Webinar | The promotion of COVID-19 vaccine uptake in young people: A community researcher and behavioural science approach

Centre for Behavioural Science and Applied Psychology (CeBSAP) at Sheffield Hallam University and City of Bradford Metropolitan District Council invite you to attend a free webinar:

The promotion of COVID-19 vaccine uptake in young people: A community researcher and behavioural science approach

Tuesday 5th October from 13.00-14.30 online via Zoom

Book your free place here

The success of the vaccination programme for COVID-19 depends not only on the efficacy of the vaccine but also on its uptake. City of Bradford Metropolitan District Council commissioned research to explore the barriers to vaccination uptake and to develop and evaluate messages to promote uptake with a focus on young people of Pakistani heritage.

We utilised the findings from the literature and theory, and the outcomes of two workshops (one with stakeholders and one with young people of Pakistani heritage) to develop four prototype messages for further testing. We trained three ‘Young COVID Ambassadors’ from Bradford to become community researchers. They undertook 73 audio-recorded semi-structured online interviews with other young people of Pakistani heritage from Bradford who had not yet been offered the vaccine. The interviews explored people’s understanding and experiences of COVID-19 and vaccinations, and their views and opinions about the four messages to promote uptake of the COVID-19 vaccine, including their likely effectiveness.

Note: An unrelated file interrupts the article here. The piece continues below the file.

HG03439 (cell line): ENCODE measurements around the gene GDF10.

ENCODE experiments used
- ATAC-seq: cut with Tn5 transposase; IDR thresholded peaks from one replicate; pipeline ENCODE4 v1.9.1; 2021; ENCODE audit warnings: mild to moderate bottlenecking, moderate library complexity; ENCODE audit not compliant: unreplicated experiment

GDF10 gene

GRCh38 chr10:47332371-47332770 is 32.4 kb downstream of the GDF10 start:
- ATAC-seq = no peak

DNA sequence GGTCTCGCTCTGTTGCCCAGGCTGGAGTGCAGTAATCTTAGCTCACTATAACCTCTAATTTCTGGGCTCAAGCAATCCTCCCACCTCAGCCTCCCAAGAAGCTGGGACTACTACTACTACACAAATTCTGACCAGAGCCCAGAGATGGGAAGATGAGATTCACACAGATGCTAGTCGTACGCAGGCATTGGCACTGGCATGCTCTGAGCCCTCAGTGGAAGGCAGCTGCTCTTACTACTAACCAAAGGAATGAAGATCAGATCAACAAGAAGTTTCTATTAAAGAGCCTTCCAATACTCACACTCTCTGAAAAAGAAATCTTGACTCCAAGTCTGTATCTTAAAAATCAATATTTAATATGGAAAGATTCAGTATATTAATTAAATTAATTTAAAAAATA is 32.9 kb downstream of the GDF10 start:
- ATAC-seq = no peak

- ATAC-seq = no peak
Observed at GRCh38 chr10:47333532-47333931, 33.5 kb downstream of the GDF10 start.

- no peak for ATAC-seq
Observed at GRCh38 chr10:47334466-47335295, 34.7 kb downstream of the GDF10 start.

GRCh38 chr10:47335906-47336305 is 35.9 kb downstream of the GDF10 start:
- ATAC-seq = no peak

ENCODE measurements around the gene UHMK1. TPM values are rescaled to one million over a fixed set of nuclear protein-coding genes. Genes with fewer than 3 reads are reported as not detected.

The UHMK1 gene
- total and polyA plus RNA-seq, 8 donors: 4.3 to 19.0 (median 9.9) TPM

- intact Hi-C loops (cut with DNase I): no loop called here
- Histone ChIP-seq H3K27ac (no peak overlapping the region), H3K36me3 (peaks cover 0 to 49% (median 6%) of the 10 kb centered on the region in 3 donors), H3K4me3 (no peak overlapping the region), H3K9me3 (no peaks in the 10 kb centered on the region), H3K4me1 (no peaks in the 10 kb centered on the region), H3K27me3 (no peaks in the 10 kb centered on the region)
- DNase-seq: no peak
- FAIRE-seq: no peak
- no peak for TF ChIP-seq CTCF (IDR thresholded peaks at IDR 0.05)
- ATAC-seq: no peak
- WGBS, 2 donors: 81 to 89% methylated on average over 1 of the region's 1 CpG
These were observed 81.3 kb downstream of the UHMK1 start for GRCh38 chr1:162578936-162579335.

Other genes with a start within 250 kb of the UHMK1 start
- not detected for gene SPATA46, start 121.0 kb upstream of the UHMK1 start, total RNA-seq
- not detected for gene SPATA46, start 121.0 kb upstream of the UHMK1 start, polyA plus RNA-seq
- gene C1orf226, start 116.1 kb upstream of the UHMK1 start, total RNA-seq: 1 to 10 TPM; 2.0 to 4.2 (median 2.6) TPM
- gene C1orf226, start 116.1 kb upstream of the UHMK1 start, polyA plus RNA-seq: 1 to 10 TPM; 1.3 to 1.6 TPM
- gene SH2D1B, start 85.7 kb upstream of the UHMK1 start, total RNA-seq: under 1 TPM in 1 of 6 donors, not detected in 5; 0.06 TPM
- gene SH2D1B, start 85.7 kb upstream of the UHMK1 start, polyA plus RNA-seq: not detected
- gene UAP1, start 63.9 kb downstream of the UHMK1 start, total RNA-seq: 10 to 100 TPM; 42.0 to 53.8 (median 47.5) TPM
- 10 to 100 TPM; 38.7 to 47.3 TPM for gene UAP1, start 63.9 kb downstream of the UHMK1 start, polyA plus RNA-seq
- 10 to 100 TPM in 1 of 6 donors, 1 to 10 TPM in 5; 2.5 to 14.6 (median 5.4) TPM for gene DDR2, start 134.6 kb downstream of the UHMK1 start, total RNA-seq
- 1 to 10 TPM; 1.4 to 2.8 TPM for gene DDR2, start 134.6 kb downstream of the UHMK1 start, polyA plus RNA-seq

The project was successful in identifying the types of message content and imagery that would likely be most effective in helping persuade people who are more hesitant to get the vaccine when offered, as well preferred message source and mode of delivery. Additional findings identified a range of barriers and facilitators to vaccine uptake that could inform interventions.

This webinar will present further details about the research and the findings, as well as reflections from the community researchers, and how the findings have subsequently been used by City of Bradford Metropolitan District Council and partners across the district to inform their communications and strategy.

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